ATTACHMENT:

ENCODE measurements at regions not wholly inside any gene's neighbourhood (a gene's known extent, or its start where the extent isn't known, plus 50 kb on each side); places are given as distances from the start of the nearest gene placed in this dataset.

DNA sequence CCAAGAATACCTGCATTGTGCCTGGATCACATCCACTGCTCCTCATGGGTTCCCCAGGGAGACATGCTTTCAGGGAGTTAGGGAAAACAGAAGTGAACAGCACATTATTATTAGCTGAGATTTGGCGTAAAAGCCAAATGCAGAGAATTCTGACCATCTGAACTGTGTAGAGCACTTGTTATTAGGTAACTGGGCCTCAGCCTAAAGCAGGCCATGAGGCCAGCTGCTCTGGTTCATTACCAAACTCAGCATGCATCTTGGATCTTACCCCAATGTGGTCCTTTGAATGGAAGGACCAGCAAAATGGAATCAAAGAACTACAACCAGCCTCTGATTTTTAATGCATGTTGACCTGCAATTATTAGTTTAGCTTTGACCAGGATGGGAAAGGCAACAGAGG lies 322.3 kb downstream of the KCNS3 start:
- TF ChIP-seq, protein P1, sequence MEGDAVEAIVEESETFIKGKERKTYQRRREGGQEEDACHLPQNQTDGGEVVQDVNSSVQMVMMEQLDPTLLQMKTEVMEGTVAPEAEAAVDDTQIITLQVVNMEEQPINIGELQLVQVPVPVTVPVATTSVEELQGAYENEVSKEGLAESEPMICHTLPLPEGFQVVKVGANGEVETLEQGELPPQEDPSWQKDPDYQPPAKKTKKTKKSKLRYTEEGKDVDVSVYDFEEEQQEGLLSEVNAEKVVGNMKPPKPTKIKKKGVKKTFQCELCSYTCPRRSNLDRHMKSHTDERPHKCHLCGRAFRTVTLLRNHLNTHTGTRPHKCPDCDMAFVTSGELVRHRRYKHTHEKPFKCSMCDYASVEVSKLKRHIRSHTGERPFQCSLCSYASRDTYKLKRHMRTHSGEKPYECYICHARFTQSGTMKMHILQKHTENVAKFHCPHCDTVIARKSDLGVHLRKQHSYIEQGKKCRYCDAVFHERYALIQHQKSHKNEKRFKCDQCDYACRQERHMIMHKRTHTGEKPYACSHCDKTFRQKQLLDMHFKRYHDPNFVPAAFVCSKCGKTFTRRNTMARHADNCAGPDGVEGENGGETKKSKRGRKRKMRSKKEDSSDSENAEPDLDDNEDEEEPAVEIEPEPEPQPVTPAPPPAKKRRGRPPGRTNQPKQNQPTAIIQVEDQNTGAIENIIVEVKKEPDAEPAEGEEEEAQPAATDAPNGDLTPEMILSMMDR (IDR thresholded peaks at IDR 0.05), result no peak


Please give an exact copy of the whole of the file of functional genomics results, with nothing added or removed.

ENCODE measurements at regions not wholly inside any gene's neighbourhood (a gene's known extent, or its start where the extent isn't known, plus 50 kb on each side); places are given as distances from the start of the nearest gene placed in this dataset.

DNA sequence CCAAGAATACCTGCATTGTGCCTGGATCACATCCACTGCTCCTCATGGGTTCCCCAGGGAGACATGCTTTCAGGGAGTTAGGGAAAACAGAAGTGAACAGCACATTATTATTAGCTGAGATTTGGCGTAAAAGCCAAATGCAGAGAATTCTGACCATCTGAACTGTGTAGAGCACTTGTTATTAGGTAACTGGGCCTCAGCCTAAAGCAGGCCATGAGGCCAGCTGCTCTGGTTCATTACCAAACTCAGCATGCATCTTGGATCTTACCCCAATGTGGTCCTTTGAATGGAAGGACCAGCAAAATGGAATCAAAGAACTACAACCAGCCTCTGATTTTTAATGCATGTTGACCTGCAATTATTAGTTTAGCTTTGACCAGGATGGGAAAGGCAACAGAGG lies 322.3 kb downstream of the KCNS3 start:
- TF ChIP-seq, protein P1, sequence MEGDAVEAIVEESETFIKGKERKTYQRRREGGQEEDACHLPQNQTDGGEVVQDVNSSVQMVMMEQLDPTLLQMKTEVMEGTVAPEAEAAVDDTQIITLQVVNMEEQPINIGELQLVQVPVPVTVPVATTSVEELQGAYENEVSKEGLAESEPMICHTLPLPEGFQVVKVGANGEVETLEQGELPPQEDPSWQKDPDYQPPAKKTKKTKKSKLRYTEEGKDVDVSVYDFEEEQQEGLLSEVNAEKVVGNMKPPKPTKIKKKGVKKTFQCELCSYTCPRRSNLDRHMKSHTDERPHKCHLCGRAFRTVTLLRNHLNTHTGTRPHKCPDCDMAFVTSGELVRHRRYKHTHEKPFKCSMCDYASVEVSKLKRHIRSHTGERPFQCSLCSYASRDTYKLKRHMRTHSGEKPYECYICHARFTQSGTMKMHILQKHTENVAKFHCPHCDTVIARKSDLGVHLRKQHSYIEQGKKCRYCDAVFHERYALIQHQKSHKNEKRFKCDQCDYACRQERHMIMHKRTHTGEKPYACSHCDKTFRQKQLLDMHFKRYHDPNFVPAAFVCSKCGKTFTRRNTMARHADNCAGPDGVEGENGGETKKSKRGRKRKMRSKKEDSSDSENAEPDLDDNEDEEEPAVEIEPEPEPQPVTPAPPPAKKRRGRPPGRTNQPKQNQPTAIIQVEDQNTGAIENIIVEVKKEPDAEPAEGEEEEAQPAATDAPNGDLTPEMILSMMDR (IDR thresholded peaks at IDR 0.05), result no peak